Networking your home or office to get fast, reliable access to internet, files and content on your network, can (and is almost always) a hassle. Wired solutions involve drilling and cabling (which leads to messed up carpeting and flooring, etc), which most people given an option would avoid. Wireless solutions avoid most of these problems and are convenient and easy to setup. However, wireless routers invariably offer less coverage of your home or office and require either wiring some areas or additional equipment (wireless extenders, access points, etc) to maximise coverage.
There is a really innovative alternative solution which has been around for a couple of years but seems on the large part to be either unknown or ignored in Ghana for home/office use, Powerline Networking. So what is Powerline Networking?
Powerline Networking is specific use case of a wider system, Power line communication (PLC), which Wikipedia defines as “systems for carrying data on a conductor also used for electric power transmission”. Powerline Networking is therefore simply using existing standard home electrical wiring to create a network to interconnect home computers, peripherals and home entertainment devices that have an Ethernet port and allow distribution of broadband Internet, HD video, digital music and smart energy applications across homes. Powerline networking is emerging as the backbone for home networks allowing any device to be connected wherever there is a power outlet in your home.
Although I have known about Power Line Communication (PLC) and even known about the VRA using a system based on PLC at Akosombo for data and internet connectivity (Broadband over power line (BPL)), it had never occurred to me that it could be leveraged for networking within homes and offices. It was therefore fantastic to read about Cisco’s new Homeplug Powerline adapters (See Press Release), which in turn led me to discover a whole slew of existing products offering similar functionality.
(Note. I have contacted Cisco support to find out if their products support 220V-240V (50Hz) power, which is what we use in Ghana).
Although there are several standards for powerline networking, just as always happens ( VHS beat Betamax, Blu-ray beat HD DVD), one standard usually wins and dominates. Homeplug (Homeplug AV is a version of this standard) has become the commonest industry standard and is sponsored by the Homeplug Powerline Alliance made of about 65 member organisations. The HomePlug Powerline Alliance also provides the compliance and interoperability program to support the IEEE standard for broadband over powerline networks, IEEE 1901. Here is a quote from the Alliance on why powerline networking just makes sense.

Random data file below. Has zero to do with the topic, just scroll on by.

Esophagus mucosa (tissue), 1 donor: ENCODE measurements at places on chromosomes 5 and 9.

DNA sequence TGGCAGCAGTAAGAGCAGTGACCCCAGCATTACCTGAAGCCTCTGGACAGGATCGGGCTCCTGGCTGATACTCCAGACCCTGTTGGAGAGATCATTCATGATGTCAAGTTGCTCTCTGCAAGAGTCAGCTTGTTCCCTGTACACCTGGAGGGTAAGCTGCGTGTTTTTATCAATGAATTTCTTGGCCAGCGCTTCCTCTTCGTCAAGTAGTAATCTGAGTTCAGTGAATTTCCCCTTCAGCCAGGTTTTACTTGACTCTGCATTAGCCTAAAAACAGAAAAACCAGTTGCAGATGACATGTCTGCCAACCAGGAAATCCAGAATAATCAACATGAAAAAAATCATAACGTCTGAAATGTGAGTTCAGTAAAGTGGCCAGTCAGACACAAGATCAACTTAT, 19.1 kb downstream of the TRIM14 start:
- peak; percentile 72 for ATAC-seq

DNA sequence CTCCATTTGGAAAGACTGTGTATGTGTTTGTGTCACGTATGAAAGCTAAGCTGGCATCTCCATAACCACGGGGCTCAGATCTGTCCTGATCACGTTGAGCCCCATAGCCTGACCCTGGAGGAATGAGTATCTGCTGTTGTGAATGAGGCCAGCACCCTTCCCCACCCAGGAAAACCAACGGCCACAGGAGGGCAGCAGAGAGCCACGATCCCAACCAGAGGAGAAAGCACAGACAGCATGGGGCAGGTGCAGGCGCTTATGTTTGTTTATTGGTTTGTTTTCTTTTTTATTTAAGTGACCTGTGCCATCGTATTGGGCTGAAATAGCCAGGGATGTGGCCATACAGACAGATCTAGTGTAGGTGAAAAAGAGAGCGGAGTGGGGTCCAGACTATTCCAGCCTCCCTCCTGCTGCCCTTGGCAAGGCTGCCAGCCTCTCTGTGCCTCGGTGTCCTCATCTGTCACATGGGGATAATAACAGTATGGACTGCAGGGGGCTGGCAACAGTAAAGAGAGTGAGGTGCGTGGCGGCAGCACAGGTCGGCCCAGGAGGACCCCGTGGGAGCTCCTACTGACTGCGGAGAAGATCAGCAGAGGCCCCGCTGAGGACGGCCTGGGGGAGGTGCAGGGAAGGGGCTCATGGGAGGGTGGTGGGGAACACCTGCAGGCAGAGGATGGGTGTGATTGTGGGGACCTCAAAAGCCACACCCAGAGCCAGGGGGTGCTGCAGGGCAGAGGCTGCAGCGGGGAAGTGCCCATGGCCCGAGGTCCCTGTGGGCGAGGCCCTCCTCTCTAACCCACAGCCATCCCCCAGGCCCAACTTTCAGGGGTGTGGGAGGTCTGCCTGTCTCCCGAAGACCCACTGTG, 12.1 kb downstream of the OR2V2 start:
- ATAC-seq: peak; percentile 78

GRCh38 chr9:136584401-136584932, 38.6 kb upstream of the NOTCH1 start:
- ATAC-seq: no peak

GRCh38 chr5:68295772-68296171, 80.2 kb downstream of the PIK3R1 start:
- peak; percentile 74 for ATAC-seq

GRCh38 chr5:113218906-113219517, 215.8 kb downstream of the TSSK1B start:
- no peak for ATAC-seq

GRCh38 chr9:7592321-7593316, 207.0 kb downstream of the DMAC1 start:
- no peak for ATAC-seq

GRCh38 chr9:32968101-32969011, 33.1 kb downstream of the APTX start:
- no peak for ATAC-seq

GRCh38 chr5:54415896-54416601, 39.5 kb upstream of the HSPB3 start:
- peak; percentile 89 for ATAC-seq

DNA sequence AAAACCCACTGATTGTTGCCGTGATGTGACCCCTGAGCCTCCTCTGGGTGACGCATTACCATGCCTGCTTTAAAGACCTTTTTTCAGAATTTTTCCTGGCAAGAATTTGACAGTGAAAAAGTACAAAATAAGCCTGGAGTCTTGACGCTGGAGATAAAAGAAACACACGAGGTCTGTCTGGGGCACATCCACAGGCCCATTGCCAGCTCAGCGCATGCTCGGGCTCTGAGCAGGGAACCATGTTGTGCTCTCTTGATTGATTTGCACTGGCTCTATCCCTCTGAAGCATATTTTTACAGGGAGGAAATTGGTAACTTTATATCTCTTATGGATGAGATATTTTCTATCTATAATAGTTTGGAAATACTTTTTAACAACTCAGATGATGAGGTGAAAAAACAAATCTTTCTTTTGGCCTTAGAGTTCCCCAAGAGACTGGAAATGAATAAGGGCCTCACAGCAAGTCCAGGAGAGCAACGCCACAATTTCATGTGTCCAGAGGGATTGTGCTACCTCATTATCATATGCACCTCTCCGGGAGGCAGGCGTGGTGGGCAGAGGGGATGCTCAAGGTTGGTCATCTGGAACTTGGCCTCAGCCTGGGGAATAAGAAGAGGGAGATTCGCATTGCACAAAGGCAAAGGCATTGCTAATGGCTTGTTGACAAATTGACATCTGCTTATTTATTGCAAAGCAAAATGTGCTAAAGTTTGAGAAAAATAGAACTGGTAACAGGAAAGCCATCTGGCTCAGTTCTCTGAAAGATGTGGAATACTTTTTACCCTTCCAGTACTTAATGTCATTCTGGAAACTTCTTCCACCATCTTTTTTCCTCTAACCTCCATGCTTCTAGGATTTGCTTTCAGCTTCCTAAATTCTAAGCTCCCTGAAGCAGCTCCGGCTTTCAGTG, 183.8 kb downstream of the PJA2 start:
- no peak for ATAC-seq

Power outlets are the most pervasive home wiring medium and power outlet connectivity is available worldwide, affording the use of multiple outlets in every room at a lower cost per connection point. HomePlug powerline networks are far easier to install than pulling the dedicated network cable needed for purely Ethernet-based networks and they can also be used to extend wireless coverage by allowing for optimum placement of access points. The convenience of connecting any device through a power outlet is also enabling exciting new products covering entertainment, information access, telephony services, and smart energy/smart home devices.
Although some setups involve wired/wireless combos and multiple adapters most Homeplug Powerline setups usually involve two adapters, one Ethernet adapter that connects to your router and a second adapter for your wired devices in another part of your home/office. Security usually involves setting up passwords on the devices before plugging thme into your sockets.
As you can tell, I am very excited by the discovery of these solutions and I have therefore decided to find and explore the various products and devices utilizing powerline networking, over the course of February. We’ll focus on Homeplug products which is the dominant industry standard, so from here on, we’ll assume powerline means Homeplug. First up most likely will be the new range of Cisco Linksys adapters which caught my eye and set off this cascading effect, that is, if they’ll work in Ghana.
PS. For those of you who have known about this for a while, feel free to roll you eyes at my oohhing and aaahhing but I do hate the hassle of networking.